"I recommend working with a professional as they are best suited to analyze your hair's porosity, density, strength, and overall hair health. This will also ensure you don't incur breakage due to your color journey," O'Connor says. When dyeing natural hair, you must go to a professional you trust because you'll be coloring your hair through several sessions and not in one sitting. "I'd recommend incorporating a co-wash like the A Curl Can Dream Co-Wash ($20) from Matrix into your routine," she adds. "It does a great job of retaining moisture in between visits."

Don't Shampoo Before You Dye

One assumption that you may have about dyeing curly hair is that it needs to be super clean before it is dyed, which isn't the case. According to Williams, it isn't necessary to shampoo hair before it is colored unless you have a lot of product or build-up on your hair. "I recommend using a sulfate-free shampoo like the DevaCurl No-Poo Blue Anti Brass Zero Lather Toning Cleanser ($28) a day or two before color is applied," she says. 

Most hair dyes are designed to work better on hair that is not freshly washed, so it's better to wash your hair one or two days before the color is applied. "Washing your hair a few days before the dye is applied will allow some oils to build up on your scalp, which will help protect against irritation beforehand," Moodie explains. Moodie adds that oil build-up also makes it impossible not to disturb the curl pattern; however, the products used afterward will help protect your hair and return it to its original curl pattern.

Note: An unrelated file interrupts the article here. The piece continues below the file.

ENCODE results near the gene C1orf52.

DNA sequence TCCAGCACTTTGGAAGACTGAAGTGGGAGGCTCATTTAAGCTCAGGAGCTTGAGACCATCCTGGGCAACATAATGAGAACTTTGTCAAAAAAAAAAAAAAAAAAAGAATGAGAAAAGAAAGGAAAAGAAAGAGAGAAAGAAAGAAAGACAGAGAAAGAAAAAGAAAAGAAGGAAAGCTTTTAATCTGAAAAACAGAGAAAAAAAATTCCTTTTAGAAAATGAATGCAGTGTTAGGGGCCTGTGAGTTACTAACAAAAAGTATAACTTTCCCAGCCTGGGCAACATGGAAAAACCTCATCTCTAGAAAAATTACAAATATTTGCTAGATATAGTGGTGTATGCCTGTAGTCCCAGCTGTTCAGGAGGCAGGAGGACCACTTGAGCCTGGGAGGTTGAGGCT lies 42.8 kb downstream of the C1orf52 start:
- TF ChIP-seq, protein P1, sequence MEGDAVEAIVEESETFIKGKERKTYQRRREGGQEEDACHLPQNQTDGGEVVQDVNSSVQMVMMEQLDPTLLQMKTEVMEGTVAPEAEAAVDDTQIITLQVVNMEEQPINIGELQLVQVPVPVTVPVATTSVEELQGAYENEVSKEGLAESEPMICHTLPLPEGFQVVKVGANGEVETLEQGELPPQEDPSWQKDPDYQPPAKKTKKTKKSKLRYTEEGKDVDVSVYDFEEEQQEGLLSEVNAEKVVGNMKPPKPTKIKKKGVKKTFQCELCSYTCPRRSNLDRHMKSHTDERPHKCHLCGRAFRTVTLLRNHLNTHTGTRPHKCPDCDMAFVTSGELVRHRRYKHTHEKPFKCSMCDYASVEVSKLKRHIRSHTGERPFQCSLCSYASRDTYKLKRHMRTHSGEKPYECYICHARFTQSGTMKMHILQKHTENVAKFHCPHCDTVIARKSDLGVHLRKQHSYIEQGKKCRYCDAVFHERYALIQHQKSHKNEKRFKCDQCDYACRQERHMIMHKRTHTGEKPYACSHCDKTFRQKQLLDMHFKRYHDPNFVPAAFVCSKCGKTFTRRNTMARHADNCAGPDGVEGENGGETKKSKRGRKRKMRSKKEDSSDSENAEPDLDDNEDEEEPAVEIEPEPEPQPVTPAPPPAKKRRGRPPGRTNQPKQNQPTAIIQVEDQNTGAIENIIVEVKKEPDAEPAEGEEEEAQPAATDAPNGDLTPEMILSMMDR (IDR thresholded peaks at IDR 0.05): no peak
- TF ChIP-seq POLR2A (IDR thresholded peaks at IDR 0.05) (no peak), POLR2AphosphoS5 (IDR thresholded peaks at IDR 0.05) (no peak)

Always make sure your hair is in a healthy state before a color service. If you aren’t sure about the health of your hair or the practices you will need to put in place to prepare your hair for dye, consult a professional stylist.

Opt for a Pre-Color Treatment

Although this step isn't mandatory, it can help enhance the color's vibrancy, according to Williams. "Applying a pre-color treatment can also act as a layer of protection which is important for curlier strands as they can be naturally fragile," she explains. Pre-color treatments should strengthen, moisturize, and clarify your hair on the day of color. Pre-color treatments can minimize damage and strengthen hair for those with bleached coils. Moodie recommends asking your colorist for advice and using products from Olaplex that target this specific issue. 

How to Care for Dyed Natural Hair

Preserve Your Color

"Most color-safe products are formulated to enhance and preserve your color while keeping your hair healthy," says Williams. "Color will always pop and look most vibrant on healthy strands."

Avoid Hot Water (and Heat in General)

"Hot water is too harsh for color-treated hair, and it will dry it out and fade the color, so always use a cooler water temperature," Williams says. Moodie recommends avoiding anything hot altogether. "Anything hot will fade your hue, from the sun to styling tools," he explains. "Heat damages the strands and raises the cuticle, allowing the color to escape."